The film’s supporters read Noé’s motives in a totally opposite way. They cite the common anti-censorship argument claiming Noé’s graphic depiction of rape and violence to be only a realistic portrayal of what actually happens to victims of crime, and that too many movies have anaesthetised the viewer to the real outcome of sex crimes and murders. Noé’s Irréversible, his champions would claim, is actually a deconstruction of a classic revenge movie, and the reverse chronology narrative and unsettling scenes of rape and murder are not cynical exploitations of the genre’s raw materials but a lens through which once can truly comprehend the consequences of violent actions, and where Noé can take his philosophising to another level in which his nihilistic principles are laid out in the film’s opening and closing mantra: “Time Destroys All Things”.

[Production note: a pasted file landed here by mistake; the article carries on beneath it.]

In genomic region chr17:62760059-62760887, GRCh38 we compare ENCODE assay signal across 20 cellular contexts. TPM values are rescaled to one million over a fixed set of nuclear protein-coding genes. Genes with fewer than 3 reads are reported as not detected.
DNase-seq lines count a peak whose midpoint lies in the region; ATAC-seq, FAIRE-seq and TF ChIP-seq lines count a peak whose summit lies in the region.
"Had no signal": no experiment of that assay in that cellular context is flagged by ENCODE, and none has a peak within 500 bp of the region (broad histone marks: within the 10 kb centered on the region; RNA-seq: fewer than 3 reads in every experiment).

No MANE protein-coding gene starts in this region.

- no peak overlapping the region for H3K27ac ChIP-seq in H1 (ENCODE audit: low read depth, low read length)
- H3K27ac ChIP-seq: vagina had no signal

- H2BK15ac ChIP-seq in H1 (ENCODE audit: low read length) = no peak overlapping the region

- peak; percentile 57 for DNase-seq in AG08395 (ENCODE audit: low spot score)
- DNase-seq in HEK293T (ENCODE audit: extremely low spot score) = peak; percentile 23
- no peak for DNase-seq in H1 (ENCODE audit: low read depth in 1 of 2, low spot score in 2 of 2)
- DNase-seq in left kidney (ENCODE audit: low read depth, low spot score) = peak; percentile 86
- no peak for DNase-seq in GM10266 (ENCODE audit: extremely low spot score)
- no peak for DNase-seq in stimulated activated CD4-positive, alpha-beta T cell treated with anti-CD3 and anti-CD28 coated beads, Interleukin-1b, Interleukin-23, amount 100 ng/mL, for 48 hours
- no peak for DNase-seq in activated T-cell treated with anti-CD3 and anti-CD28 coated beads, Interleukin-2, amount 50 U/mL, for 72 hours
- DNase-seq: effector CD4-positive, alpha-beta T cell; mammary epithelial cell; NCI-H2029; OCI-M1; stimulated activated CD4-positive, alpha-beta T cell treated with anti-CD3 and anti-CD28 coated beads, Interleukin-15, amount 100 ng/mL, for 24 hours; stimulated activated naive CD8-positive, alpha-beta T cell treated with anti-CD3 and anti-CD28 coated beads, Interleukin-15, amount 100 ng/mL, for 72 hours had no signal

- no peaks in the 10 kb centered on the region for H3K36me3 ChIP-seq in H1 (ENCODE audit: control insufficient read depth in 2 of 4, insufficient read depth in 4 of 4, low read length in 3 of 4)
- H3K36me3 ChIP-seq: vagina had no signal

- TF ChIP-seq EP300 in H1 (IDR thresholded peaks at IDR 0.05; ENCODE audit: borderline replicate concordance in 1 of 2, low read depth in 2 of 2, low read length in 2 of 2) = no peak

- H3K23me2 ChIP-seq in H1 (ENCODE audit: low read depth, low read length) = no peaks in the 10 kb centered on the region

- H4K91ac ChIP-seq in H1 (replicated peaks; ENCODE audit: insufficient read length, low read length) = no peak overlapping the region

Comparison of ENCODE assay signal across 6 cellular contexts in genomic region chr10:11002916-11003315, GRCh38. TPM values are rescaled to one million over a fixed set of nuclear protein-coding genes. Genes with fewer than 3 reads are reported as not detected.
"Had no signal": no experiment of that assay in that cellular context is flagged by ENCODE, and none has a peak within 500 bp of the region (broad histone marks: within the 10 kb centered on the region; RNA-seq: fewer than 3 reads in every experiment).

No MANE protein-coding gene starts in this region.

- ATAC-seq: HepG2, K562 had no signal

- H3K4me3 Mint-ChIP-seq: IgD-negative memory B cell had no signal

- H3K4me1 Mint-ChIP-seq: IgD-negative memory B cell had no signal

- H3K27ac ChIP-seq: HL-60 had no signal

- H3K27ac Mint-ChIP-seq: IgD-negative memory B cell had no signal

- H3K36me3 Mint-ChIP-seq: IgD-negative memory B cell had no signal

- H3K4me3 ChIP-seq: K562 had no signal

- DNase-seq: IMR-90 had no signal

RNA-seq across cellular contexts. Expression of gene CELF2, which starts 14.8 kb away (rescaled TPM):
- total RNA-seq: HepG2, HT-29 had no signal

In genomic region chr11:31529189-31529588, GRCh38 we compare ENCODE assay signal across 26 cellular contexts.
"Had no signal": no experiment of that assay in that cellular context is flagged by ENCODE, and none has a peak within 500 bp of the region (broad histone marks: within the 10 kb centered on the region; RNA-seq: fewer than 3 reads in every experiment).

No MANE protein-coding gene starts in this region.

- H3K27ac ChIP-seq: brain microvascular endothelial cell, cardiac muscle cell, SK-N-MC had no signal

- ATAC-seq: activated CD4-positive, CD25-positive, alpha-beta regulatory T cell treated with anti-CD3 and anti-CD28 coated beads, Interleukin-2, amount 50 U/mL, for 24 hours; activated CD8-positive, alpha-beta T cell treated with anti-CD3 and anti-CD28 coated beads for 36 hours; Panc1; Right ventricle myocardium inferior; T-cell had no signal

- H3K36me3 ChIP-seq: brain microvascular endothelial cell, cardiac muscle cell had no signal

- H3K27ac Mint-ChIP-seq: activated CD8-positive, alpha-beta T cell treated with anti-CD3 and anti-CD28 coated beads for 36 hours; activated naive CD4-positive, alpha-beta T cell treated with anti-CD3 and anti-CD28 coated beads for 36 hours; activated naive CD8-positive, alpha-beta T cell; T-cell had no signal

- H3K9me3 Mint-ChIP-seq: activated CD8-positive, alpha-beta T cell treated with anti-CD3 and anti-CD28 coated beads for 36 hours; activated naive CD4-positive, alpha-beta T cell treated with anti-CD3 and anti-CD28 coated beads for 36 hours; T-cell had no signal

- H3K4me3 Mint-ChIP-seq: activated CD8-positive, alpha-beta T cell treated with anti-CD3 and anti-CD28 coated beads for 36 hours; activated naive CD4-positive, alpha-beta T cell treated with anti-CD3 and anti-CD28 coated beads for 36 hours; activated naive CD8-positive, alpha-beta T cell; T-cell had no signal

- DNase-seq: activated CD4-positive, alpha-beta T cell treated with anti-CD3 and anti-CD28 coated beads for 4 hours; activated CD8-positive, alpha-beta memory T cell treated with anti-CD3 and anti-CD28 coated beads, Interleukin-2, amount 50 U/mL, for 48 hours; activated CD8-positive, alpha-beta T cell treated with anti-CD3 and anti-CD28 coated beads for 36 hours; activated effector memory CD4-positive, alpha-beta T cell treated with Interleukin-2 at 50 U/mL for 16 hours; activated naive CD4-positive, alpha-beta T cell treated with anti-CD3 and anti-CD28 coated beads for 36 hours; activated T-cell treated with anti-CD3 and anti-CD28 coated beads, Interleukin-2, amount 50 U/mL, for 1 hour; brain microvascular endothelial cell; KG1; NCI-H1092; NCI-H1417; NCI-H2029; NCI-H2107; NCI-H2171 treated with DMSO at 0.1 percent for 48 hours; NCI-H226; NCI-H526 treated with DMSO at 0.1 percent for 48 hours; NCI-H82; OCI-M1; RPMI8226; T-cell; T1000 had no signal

Irrespective of one’s stand on the ethics of Irréversible, it’s impossible to deny the technical expertise and directorial brilliance that Noé lends the film. Even Nick James, whose scathing opinion of Irréversible’s politic opens this essay, confesses that Noé has undoubted weight as a filmmaker. Therefore, to contend that Irréversible is a trite exercise in audience-bating would be to gravely underestimate the ingenious, intention merging of form to content in Noé’s modus operandi. Equally though, one would be remiss to neglect that expert directors have often used their proficiency of craft to glaze over the potentially questionable ethics of their pieces (Jean-Pierre Jeunet anyone?) Noe constructs his film in twelve continuous takes that move from the end of the story to the beginning – and the effect these single takes have is to transport the viewer into the verité of the characters’ situations and to make one more complicit in and comprehending of their actions. The drama seems to be happening ‘live’ around the cameras as opposed to choreographed camerawork and the use of cuts overly framing our understanding of the characters and their stories. Noé uses other pure cinematic tools to push along the story; from the freneticism of the handheld cinematography as Marcus and Pierre search feverishly for ‘Le Rectum’ on the streets of Paris, to the frayed sound editing and strobe lighting which disorientates the viewer when Marcus actually rampages into the club looking for the rapist. There’s even a hint of Hitchcock in the slightly old-fashioned Bernard Herrmann-esque score that occurs at the beginning of the film to aestheticise the horror which is to come.